Chair: Jessica Rajko
Early pioneers of Human Computer Interaction (HCI) like Vannavar Bush or Douglas Engelbart evidence a techno-optimism spirit that would carry much of digital culture through the new millennium. In the last two decades, however, that optimism has been dissipated by new winds bringing calls for critical reevaluation of the ubiquity of unchecked applications of digital technology. Interdisciplinary media art was a sometimes high visibility source of criticism questioning investments in techno-optimism and creative practice work critiquing and problematizing digital technology’s myriad social, environmental, or geopolitical implications. Non-stop bad faith actions from Silicon Valley betrays that even big tech CEOs don’t honestly believe in the possibility of novel social and aesthetic encounters, let alone that computers might play some part in affecting meaningful, liberatory change.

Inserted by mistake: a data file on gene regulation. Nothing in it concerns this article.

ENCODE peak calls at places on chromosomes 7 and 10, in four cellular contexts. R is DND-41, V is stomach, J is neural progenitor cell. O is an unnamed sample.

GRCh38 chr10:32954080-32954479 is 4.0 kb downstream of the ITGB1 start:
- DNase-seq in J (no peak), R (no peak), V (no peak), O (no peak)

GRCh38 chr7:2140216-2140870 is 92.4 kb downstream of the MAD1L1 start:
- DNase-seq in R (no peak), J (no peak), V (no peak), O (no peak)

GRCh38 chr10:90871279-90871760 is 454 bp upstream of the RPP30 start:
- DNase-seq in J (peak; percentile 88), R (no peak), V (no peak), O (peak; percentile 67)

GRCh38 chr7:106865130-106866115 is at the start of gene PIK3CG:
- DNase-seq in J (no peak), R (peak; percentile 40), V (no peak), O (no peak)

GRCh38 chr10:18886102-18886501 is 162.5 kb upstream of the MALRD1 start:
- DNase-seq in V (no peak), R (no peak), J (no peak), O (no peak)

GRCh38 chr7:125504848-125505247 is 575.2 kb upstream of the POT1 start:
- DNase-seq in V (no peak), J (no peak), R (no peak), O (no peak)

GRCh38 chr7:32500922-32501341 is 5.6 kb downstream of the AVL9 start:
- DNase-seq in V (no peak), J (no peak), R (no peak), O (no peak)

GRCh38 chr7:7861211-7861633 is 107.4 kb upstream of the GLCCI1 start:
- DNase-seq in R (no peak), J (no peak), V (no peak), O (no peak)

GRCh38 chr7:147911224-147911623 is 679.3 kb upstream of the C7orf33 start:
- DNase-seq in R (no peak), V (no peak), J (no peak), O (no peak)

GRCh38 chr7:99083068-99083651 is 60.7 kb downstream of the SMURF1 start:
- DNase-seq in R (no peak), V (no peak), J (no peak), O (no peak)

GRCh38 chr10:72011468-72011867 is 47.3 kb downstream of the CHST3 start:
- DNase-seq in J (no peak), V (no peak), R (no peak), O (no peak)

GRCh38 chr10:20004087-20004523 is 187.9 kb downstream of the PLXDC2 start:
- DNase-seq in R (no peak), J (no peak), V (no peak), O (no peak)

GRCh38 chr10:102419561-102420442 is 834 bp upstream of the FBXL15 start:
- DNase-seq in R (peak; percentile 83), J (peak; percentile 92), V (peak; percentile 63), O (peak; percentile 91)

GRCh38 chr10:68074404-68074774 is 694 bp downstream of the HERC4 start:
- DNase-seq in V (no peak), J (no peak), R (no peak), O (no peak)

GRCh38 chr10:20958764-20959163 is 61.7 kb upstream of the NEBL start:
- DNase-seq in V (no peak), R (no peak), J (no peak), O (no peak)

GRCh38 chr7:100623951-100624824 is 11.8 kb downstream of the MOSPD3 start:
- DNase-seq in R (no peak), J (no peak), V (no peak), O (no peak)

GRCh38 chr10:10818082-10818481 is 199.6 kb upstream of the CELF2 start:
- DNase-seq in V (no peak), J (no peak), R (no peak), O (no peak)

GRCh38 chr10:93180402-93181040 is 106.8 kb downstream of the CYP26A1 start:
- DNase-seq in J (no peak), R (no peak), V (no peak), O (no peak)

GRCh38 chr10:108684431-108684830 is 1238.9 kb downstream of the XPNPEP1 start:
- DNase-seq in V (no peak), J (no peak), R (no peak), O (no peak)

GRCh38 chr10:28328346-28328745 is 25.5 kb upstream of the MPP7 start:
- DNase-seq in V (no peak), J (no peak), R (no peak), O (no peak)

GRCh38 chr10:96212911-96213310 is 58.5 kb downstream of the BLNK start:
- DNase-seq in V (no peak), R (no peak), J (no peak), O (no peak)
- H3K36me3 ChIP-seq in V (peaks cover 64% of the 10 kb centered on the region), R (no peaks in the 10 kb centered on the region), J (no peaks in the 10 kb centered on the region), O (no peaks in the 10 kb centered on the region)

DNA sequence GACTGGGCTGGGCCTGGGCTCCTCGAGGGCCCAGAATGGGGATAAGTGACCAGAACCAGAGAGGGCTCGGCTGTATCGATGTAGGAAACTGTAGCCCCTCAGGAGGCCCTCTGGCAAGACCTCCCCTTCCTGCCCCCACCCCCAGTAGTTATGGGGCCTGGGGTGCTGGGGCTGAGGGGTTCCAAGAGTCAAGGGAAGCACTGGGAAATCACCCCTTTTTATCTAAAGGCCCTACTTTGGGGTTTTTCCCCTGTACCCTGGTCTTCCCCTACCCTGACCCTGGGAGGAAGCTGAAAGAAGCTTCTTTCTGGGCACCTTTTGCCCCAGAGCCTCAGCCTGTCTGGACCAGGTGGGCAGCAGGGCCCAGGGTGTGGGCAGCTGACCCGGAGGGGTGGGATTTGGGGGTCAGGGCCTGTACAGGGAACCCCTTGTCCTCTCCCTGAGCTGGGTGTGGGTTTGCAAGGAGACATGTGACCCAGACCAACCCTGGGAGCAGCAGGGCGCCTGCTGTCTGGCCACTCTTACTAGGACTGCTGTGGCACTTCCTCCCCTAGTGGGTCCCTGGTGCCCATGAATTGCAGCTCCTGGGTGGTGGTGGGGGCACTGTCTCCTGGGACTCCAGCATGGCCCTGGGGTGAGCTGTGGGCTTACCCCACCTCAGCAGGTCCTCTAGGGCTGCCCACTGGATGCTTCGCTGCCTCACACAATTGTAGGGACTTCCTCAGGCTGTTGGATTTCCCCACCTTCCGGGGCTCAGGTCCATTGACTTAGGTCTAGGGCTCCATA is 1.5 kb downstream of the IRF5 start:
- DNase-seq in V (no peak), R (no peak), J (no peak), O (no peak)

Historically invested in enacted and creative studies of embodiment, soma, or gesture, contemporary artistic practices around the movement and computing nexus (interactive dance, computational sensing and gestural sound, responsive media ecologies and immersive installation) have quite smartly begun to reckon with the limits of algorithmic representation in their own practices and its repercussions in the lives of practitioners, audiences, and other interlocutors. In this ArtLounge, we revisit the techno-optimistic (and pessimistic) legacies of media arts to ask: in this period of much-needed critique, after a year of Zoom, has Media Art lost its capacity to engender wonder? Can notions of wonder extend beyond pyrotechnics and techno-fetishism to conjure deeper, more sincere forms of radical joy? Is there a latent quirkiness lurking (like the playfulness surfaced by Engelbart or media artists Kit Galloway and Sherrie Rabinowitz) that might help practitioners to reimagine how media art might re-enchant the world? How can examining loss transversally — as psychic or sensorial lack, in relation with somatic experiences of grief, as effect of algorithmic compression, as an effect of critique, as a loss of the will to again talk about techno-enabled loss — help us to mourn and move on from ambitions not meant for this world — and to dream, formulate, and plan new ones?
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